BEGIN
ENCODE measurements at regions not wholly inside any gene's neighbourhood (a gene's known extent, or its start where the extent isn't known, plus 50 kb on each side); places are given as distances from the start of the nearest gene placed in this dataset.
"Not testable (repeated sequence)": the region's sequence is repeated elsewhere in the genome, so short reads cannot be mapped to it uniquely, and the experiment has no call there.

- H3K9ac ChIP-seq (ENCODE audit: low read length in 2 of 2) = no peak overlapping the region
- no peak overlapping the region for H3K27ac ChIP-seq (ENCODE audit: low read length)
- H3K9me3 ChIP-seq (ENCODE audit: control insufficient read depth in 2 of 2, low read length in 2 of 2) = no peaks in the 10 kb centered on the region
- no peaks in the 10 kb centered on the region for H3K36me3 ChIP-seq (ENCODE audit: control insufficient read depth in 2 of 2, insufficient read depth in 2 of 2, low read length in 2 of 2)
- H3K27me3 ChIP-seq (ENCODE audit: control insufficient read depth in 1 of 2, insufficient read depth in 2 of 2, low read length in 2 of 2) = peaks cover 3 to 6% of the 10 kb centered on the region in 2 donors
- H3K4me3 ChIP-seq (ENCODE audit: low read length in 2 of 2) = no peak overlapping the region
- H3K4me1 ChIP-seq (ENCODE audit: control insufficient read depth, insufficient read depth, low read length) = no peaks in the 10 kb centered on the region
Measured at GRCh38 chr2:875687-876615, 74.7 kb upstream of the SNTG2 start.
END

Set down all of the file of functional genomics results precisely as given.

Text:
ENCODE measurements at regions not wholly inside any gene's neighbourhood (a gene's known extent, or its start where the extent isn't known, plus 50 kb on each side); places are given as distances from the start of the nearest gene placed in this dataset.
"Not testable (repeated sequence)": the region's sequence is repeated elsewhere in the genome, so short reads cannot be mapped to it uniquely, and the experiment has no call there.

- H3K9ac ChIP-seq (ENCODE audit: low read length in 2 of 2) = no peak overlapping the region
- no peak overlapping the region for H3K27ac ChIP-seq (ENCODE audit: low read length)
- H3K9me3 ChIP-seq (ENCODE audit: control insufficient read depth in 2 of 2, low read length in 2 of 2) = no peaks in the 10 kb centered on the region
- no peaks in the 10 kb centered on the region for H3K36me3 ChIP-seq (ENCODE audit: control insufficient read depth in 2 of 2, insufficient read depth in 2 of 2, low read length in 2 of 2)
- H3K27me3 ChIP-seq (ENCODE audit: control insufficient read depth in 1 of 2, insufficient read depth in 2 of 2, low read length in 2 of 2) = peaks cover 3 to 6% of the 10 kb centered on the region in 2 donors
- H3K4me3 ChIP-seq (ENCODE audit: low read length in 2 of 2) = no peak overlapping the region
- H3K4me1 ChIP-seq (ENCODE audit: control insufficient read depth, insufficient read depth, low read length) = no peaks in the 10 kb centered on the region
Measured at GRCh38 chr2:875687-876615, 74.7 kb upstream of the SNTG2 start.